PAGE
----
But look closely and you will see telltale signs that this is no ordinary "metal-basher". Reception has a vibrant display of lilies, while in the office a bowl of salt sits beside each computer. Like the area being set aside as a garden, these touches betray the influence of feng shui at this Hertfordshire firm.
And an interest in this increasingly popular oriental philosophy is just one thing that managing director David Smallridge claims to have picked up from membership of the Academy for Chief Executives (ACE). He has given each of his 42-strong workforce a business card, encouraged his employees to take night classes in a range of disciplines not necessarily directly connected to their work, given them up to pounds 500 each to spend on equipment of their choice and installed a computer with internet access in the canteen to encourage a greater facility with the computers gradually taking over the engineering industry.
Though he admits he is not sure if every initiative is affecting performance, all are a response to the urgings of fellow members of ACE. As he explains, making a commitment to do something one month and then being questioned on whether you actually did it at the next month's meeting puts a lot of pressure on people like him to keep trying things.
Mr Smallridge is just one of more than 100 business leaders who have signed up for the academy since it was launched in Letchworth, Hertfordshire, 18 months ago. An outgrowth of the much longer-established, and US-based TEC International, the academy is, says Sue Cheshire, its chief executive, a means for leaders to give and receive genuinely independent feedback.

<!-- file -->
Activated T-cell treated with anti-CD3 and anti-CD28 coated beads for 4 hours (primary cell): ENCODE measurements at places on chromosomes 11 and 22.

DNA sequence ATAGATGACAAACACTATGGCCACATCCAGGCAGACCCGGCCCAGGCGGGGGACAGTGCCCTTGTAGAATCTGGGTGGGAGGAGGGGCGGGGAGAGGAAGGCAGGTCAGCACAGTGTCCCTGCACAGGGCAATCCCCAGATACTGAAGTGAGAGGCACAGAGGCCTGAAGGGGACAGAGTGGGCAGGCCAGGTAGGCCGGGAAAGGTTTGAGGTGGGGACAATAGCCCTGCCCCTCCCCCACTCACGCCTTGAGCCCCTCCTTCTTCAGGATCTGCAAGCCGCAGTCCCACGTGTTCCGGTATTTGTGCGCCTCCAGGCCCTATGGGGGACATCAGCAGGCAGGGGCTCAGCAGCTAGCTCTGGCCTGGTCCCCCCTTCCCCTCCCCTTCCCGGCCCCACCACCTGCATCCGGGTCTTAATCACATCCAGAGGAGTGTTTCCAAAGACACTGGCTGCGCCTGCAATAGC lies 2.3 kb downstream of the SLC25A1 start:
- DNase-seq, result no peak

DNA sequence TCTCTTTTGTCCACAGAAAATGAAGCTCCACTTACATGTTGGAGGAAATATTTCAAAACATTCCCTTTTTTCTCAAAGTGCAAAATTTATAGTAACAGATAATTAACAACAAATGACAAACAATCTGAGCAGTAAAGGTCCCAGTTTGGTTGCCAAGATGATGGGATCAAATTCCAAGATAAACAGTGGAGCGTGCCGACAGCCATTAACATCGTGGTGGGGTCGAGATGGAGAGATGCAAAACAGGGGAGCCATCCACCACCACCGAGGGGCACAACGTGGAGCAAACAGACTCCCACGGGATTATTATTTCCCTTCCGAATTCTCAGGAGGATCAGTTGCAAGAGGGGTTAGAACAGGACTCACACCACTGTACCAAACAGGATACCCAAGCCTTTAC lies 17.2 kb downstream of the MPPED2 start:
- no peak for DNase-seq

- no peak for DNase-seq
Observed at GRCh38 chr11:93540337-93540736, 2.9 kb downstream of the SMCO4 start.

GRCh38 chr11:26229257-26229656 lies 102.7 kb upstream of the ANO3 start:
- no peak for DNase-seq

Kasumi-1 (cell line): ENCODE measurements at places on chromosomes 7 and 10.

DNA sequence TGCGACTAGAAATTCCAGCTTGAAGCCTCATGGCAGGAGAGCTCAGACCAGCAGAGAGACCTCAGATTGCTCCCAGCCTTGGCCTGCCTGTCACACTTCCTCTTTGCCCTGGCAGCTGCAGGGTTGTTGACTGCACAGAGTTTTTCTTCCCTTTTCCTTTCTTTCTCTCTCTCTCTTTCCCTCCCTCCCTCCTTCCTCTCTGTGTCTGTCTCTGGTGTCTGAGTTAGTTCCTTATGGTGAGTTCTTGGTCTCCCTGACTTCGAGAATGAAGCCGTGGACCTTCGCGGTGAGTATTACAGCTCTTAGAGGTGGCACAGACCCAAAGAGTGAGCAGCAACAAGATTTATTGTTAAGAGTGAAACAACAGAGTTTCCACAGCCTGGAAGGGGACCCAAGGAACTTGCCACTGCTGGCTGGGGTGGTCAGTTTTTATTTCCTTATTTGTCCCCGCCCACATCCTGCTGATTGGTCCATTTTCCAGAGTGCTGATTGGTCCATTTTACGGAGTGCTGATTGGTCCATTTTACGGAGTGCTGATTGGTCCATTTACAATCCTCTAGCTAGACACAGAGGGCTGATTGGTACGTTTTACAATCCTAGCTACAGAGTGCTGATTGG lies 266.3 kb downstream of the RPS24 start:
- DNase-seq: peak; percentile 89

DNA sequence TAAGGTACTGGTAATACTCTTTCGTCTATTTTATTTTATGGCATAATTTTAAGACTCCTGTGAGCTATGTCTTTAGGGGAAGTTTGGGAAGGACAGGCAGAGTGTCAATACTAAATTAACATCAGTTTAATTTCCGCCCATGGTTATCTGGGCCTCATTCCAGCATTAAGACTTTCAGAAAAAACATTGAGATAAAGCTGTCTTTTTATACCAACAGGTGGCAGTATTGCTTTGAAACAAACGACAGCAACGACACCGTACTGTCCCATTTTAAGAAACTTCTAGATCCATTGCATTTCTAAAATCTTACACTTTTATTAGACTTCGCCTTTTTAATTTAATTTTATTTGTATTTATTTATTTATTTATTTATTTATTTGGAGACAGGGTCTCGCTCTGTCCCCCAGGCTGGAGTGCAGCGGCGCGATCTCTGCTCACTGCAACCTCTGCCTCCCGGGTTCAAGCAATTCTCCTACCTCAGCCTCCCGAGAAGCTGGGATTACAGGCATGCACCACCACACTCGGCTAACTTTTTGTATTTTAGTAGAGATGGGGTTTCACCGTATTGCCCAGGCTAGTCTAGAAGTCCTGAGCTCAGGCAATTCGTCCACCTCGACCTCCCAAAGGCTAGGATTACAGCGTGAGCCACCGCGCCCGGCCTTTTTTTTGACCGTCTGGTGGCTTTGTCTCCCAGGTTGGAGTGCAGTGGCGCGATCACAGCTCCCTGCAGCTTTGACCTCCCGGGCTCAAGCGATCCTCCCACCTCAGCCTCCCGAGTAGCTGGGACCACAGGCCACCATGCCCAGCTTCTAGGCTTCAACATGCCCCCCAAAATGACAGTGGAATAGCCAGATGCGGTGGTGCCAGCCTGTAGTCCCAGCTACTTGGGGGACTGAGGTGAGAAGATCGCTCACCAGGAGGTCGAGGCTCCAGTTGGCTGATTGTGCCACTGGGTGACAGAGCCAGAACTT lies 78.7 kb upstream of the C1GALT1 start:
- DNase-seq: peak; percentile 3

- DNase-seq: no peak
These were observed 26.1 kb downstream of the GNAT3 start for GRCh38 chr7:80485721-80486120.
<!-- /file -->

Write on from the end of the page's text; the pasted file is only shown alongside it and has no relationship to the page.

Though primarily aimed at owner-managers running businesses with turnover of a few million pounds, the organisation also appeals to executives in much larger organisations with boards and other corporate support on the grounds that it is, says Ms Cheshire, "like having a non-executive board but without the baggage".
As with TEC, members pay a subscription and join a group of about 14 others from non-competing companies. Each group has a chairman who, as well as taking charge of the montly, all-day meeting, visits each member once a month.
Besides the opportunity to receive advice from people who might have been in a similar situation in the past, members are attracted by the chance of being able to balance their own skills with those of others, and of being put in a position to assess her or his organisation against others outside its sector.
Graham Thompson, who heads the UK branch of TEC International, reckons that the reason why both organisations are doing well in the current climate is that there is "a growing realisation that the people leading organisations need as much personal development as anybody else". Moreover, it is acknowledged that businesses can benefit if those heading them develop personally.
So, both organisations go in for a great deal of the sort of soul-searching - often about their personal lives as well as their businesses - that one would not expect hard-headed business leaders to favour. Indeed, it is possible - when those involved are talking about issues that have to be confronted and their commitment to change - to imagine the monthly meetings as akin to Alcoholics Anonymous sessions.
Ms Cheshire, who has previously run a business and been involved in the Government's Business Link programme, admits that "it is a difficult concept to sell to people". But she claims that for those who make "the leap of faith" it moves them from "just running a business to leading a business".
Peter Knight, managing director of Phoenix Advertising, a Surrey marketing services company, also sees the TEC meetings as "a very valuable part of the business process for me personally and the company. It's not a one-way thing. I feel that my experience is of value to others as much as their's might be to me."Reuse content